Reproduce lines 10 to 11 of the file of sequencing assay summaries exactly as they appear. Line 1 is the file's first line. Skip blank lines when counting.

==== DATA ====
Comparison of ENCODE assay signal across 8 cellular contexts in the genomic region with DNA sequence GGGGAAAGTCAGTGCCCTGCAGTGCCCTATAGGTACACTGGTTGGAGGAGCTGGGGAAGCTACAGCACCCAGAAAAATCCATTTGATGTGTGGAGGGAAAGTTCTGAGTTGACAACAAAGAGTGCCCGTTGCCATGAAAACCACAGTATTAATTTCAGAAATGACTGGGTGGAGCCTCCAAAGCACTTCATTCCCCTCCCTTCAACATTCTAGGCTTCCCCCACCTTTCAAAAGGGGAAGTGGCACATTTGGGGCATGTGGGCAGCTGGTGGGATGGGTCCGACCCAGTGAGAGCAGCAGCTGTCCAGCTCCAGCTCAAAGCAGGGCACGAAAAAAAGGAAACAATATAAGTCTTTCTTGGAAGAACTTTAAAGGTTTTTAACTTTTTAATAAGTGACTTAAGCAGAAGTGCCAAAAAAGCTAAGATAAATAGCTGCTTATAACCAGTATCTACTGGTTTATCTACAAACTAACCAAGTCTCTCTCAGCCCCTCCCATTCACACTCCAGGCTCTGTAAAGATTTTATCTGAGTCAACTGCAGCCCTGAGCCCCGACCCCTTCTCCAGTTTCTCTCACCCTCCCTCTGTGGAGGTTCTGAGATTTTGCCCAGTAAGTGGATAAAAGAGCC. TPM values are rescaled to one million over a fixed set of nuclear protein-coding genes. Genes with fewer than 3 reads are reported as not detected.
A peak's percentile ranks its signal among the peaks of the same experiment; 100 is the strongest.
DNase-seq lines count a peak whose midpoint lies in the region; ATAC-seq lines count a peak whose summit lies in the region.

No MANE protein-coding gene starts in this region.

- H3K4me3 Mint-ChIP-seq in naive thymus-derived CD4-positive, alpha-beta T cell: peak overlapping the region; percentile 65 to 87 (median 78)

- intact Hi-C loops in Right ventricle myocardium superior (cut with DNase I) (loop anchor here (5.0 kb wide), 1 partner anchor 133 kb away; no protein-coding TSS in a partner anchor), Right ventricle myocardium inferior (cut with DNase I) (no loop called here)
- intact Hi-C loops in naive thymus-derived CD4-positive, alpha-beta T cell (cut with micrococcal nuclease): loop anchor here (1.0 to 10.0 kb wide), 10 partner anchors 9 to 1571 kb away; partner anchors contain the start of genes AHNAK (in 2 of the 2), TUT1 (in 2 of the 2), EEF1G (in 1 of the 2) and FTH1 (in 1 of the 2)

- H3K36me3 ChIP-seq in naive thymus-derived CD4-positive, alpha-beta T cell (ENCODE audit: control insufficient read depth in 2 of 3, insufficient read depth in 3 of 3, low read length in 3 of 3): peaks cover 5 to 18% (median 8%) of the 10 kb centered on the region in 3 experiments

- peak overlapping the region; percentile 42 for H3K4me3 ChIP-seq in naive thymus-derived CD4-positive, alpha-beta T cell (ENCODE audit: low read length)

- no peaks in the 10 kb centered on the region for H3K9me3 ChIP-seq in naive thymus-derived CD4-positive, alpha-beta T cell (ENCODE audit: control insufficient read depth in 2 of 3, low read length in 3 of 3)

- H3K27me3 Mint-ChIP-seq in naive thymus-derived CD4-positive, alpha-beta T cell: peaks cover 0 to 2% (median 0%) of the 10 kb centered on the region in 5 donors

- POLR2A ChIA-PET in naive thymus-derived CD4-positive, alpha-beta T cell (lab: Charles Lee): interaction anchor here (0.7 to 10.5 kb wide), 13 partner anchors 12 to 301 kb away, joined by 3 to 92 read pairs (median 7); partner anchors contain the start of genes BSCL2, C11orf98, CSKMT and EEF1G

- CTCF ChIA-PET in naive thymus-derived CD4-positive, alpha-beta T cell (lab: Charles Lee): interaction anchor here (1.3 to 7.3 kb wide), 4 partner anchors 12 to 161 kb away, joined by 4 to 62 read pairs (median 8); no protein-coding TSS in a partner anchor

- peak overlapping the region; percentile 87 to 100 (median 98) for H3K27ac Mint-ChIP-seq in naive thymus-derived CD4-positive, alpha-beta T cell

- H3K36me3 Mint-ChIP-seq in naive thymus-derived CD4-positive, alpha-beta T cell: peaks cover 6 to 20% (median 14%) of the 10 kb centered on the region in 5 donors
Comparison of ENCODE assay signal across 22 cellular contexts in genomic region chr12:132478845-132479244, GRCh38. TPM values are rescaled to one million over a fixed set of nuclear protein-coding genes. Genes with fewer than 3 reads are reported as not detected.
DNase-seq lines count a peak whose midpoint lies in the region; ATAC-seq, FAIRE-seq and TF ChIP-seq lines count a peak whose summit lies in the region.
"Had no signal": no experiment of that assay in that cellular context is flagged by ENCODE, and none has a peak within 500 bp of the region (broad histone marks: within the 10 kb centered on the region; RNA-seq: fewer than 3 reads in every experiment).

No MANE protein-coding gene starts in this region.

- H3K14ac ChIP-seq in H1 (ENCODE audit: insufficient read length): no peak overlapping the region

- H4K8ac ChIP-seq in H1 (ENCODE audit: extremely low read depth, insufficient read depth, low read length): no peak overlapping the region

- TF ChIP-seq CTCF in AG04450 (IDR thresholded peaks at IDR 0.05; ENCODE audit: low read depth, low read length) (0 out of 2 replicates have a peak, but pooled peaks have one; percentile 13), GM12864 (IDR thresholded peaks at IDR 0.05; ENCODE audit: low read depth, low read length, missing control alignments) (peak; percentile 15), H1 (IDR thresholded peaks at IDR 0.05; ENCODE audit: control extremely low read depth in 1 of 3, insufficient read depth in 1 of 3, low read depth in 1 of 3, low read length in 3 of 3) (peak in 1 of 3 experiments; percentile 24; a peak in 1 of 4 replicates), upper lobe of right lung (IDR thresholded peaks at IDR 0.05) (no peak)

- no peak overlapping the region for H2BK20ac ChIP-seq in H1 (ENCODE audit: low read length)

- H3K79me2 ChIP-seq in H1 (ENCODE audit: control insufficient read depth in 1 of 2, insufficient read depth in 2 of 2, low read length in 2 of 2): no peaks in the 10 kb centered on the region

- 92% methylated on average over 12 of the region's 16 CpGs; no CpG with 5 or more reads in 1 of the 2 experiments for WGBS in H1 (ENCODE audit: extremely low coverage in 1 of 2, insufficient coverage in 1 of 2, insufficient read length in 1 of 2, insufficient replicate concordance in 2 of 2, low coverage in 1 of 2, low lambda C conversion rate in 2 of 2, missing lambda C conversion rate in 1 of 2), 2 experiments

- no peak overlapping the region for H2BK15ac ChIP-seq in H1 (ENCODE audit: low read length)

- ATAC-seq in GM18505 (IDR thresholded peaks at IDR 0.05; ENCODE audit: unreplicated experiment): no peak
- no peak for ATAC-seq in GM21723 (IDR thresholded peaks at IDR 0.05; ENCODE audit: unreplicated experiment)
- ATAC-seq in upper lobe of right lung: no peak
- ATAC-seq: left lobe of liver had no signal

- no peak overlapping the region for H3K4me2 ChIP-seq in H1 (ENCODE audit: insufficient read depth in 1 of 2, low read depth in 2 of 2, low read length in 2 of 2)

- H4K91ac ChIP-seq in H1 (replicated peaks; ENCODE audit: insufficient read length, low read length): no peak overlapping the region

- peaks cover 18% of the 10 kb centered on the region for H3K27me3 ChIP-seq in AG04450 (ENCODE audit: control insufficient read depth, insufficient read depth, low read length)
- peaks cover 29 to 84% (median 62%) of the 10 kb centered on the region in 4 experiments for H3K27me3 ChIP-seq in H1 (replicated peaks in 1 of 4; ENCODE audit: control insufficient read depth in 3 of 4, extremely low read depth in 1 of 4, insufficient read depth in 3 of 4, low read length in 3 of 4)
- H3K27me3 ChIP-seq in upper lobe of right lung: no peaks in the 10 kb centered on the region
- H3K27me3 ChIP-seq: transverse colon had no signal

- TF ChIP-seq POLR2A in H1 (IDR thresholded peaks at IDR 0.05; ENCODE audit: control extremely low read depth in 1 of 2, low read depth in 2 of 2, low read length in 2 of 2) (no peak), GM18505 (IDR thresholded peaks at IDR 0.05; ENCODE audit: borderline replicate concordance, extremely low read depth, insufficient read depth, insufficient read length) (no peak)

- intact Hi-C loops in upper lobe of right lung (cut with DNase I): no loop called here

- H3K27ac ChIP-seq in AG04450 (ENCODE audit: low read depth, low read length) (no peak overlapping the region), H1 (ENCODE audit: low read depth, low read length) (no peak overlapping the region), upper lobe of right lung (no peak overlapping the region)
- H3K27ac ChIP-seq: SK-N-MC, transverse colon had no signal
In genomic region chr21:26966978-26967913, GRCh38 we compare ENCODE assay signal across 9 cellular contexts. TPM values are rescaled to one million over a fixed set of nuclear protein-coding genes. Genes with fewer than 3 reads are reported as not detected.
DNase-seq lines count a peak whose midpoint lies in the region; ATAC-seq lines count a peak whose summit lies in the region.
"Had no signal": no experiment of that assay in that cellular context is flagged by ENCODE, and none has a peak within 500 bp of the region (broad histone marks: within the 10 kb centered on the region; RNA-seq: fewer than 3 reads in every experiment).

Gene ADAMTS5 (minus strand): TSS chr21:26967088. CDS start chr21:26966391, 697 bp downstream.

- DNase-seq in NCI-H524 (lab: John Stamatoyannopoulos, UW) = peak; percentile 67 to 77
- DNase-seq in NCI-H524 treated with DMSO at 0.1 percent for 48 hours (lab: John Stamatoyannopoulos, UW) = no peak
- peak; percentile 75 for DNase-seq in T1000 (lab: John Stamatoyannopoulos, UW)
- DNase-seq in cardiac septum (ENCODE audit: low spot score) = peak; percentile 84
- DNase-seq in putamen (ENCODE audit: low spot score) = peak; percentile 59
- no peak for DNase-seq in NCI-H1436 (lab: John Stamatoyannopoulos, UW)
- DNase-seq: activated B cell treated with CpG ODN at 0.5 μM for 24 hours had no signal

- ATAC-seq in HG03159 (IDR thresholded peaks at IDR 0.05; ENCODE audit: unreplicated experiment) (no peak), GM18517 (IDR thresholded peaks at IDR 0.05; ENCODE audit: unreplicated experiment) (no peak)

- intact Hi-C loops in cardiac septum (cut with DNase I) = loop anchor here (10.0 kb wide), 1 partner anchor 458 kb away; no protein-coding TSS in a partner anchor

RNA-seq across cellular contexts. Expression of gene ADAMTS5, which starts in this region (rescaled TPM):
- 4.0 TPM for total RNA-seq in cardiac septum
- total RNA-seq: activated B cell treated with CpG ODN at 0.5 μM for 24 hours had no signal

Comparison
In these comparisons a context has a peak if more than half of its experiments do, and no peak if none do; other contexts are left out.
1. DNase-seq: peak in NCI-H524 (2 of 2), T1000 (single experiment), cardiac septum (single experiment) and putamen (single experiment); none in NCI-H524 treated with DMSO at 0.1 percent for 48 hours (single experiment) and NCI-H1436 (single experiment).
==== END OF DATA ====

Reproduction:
- no peaks in the 10 kb centered on the region for H3K9me3 ChIP-seq in naive thymus-derived CD4-positive, alpha-beta T cell (ENCODE audit: control insufficient read depth in 2 of 3, low read length in 3 of 3)

- H3K27me3 Mint-ChIP-seq in naive thymus-derived CD4-positive, alpha-beta T cell: peaks cover 0 to 2% (median 0%) of the 10 kb centered on the region in 5 donors